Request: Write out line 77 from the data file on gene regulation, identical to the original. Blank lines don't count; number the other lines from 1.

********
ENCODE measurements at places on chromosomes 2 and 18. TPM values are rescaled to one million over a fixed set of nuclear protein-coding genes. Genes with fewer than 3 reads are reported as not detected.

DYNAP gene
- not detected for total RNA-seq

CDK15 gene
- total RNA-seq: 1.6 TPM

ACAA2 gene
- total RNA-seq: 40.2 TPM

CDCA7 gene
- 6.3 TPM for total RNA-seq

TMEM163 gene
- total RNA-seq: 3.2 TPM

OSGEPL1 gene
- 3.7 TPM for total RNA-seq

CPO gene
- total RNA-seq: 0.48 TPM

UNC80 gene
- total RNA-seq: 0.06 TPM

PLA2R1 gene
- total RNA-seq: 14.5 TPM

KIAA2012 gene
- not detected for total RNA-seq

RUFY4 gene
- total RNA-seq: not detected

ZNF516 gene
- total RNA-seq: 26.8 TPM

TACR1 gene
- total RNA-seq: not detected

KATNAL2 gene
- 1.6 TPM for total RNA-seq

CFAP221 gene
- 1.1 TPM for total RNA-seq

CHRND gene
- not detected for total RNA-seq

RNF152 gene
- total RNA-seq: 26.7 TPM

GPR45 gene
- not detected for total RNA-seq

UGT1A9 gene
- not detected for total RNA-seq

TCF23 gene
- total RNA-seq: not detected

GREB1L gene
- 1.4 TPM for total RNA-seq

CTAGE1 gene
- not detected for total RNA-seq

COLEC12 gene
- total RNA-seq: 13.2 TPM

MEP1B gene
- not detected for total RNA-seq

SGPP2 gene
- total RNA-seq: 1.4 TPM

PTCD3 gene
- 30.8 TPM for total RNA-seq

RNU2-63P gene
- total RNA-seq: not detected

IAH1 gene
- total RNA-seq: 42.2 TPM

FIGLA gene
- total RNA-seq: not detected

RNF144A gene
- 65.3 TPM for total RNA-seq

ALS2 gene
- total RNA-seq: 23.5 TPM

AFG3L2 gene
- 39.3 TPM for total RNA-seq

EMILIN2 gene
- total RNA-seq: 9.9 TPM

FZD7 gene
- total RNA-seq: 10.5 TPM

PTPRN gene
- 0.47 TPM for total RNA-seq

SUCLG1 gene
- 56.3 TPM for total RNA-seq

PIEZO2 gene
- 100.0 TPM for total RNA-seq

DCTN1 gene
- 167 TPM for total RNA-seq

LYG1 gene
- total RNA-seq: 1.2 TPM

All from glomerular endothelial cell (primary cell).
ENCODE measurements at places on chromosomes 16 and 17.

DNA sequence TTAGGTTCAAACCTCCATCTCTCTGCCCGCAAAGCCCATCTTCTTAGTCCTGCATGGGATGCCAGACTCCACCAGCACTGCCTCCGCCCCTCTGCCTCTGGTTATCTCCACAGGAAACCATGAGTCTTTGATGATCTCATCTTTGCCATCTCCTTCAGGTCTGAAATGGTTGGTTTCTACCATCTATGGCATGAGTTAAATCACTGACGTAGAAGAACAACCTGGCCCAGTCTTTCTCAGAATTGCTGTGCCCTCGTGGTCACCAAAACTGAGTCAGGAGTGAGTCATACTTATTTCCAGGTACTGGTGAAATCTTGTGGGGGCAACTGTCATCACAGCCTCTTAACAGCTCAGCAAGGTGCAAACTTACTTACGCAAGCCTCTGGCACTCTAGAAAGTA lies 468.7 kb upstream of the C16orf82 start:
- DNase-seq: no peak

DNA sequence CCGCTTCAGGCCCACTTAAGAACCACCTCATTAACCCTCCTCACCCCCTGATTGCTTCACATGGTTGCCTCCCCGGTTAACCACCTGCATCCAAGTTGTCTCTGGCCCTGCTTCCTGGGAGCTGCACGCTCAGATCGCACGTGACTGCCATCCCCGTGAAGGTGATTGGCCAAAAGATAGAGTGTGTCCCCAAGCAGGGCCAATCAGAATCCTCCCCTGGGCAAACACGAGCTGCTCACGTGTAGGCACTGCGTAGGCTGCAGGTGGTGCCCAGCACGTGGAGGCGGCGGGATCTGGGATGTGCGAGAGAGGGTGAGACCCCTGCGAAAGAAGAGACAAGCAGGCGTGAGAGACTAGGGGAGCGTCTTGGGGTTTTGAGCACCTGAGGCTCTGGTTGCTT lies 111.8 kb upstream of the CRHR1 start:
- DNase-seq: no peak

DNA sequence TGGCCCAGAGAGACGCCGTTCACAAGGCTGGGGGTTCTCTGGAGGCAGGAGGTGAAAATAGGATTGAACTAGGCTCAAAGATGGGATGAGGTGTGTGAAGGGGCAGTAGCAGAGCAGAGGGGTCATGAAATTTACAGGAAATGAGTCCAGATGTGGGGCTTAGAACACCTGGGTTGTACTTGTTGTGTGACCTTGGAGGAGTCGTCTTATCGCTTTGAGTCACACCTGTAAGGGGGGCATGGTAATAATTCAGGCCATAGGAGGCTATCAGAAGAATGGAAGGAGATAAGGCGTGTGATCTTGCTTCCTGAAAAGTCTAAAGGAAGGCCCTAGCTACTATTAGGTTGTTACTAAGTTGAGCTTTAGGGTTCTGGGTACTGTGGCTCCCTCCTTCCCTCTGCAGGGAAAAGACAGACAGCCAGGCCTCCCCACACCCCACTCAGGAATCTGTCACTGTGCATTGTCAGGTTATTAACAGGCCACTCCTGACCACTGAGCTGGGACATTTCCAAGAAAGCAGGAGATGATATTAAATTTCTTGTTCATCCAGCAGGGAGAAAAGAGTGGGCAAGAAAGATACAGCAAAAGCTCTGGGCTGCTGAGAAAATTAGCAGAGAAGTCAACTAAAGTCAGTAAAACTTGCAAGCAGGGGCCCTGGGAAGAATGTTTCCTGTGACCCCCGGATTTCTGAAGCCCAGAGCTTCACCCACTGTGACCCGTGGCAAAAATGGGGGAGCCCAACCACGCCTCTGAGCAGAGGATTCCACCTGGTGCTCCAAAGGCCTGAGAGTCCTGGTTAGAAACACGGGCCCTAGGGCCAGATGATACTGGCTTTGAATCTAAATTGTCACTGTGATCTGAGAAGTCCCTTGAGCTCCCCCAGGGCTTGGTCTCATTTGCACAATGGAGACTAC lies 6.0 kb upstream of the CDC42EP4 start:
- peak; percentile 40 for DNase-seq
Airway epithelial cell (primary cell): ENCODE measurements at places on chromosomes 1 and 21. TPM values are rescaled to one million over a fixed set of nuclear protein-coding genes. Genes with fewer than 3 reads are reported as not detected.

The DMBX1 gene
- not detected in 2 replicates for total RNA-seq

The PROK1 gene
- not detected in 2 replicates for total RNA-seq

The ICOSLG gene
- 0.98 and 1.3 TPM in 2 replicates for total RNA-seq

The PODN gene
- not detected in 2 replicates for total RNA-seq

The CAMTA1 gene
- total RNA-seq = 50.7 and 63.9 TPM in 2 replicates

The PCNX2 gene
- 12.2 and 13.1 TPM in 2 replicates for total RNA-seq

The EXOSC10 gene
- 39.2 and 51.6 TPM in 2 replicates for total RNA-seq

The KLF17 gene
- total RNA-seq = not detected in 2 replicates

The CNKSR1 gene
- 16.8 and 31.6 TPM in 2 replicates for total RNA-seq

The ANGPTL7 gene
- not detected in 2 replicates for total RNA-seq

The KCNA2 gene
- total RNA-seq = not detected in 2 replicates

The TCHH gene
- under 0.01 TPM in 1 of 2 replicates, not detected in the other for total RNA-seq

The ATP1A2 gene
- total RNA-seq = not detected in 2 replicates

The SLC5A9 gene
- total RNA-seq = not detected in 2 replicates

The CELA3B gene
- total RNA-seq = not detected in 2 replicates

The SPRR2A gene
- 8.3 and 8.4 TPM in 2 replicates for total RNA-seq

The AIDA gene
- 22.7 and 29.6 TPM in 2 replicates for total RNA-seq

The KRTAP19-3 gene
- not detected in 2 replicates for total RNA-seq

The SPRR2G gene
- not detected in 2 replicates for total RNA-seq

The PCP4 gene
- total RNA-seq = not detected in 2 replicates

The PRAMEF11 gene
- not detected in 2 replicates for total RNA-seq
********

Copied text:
- 167 TPM for total RNA-seq